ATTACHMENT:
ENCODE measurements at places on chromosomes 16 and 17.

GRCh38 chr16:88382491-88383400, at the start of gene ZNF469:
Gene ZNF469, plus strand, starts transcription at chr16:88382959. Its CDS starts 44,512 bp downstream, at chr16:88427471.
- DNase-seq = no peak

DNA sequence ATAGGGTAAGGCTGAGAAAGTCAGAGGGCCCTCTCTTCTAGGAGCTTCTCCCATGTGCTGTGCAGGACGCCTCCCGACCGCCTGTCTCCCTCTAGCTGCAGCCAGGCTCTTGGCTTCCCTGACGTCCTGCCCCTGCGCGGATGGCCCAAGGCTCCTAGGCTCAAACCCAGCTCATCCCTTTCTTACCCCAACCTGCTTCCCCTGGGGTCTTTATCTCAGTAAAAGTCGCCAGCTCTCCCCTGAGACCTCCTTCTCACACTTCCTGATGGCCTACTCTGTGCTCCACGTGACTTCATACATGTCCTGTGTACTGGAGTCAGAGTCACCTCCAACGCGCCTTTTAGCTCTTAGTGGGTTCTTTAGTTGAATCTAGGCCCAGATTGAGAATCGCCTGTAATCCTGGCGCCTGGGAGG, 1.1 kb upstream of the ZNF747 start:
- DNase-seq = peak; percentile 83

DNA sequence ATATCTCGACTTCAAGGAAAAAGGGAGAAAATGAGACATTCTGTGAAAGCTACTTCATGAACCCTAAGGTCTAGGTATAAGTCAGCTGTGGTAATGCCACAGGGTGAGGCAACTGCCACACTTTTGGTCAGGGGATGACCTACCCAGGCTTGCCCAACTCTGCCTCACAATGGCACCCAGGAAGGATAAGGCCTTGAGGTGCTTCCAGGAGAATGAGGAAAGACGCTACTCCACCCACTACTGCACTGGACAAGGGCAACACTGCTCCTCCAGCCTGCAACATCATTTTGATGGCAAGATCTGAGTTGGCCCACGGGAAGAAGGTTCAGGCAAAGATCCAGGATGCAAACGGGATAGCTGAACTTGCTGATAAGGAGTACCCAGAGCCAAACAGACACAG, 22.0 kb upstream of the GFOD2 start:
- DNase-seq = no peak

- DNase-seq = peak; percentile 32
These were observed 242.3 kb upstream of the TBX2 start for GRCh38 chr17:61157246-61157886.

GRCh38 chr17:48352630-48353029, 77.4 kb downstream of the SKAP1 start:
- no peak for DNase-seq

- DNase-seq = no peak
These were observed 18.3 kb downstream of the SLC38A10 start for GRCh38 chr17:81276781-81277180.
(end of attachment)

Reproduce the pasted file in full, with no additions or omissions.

ENCODE measurements at places on chromosomes 16 and 17.

GRCh38 chr16:88382491-88383400, at the start of gene ZNF469:
Gene ZNF469, plus strand, starts transcription at chr16:88382959. Its CDS starts 44,512 bp downstream, at chr16:88427471.
- DNase-seq = no peak

DNA sequence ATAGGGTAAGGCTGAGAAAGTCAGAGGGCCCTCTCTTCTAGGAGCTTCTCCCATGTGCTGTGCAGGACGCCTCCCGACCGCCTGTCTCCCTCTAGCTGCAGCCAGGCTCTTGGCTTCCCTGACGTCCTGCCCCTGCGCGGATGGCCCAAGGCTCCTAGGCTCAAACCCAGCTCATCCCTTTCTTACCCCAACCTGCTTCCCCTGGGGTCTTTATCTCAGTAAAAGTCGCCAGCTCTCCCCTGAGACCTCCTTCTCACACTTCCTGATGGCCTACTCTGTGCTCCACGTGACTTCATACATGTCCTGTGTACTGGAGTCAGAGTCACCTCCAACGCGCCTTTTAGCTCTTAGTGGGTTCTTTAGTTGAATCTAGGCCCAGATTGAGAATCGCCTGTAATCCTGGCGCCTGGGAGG, 1.1 kb upstream of the ZNF747 start:
- DNase-seq = peak; percentile 83

DNA sequence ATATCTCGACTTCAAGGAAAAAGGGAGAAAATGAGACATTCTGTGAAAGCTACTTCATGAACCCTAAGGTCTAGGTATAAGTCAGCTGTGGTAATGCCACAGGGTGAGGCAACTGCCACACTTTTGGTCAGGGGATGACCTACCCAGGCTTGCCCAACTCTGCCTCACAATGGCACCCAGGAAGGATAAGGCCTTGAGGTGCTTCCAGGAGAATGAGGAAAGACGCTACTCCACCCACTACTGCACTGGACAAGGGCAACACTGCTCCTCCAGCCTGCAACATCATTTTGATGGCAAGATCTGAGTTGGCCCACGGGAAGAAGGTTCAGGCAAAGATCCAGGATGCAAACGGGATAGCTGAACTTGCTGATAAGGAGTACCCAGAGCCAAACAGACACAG, 22.0 kb upstream of the GFOD2 start:
- DNase-seq = no peak

- DNase-seq = peak; percentile 32
These were observed 242.3 kb upstream of the TBX2 start for GRCh38 chr17:61157246-61157886.

GRCh38 chr17:48352630-48353029, 77.4 kb downstream of the SKAP1 start:
- no peak for DNase-seq

- DNase-seq = no peak
These were observed 18.3 kb downstream of the SLC38A10 start for GRCh38 chr17:81276781-81277180.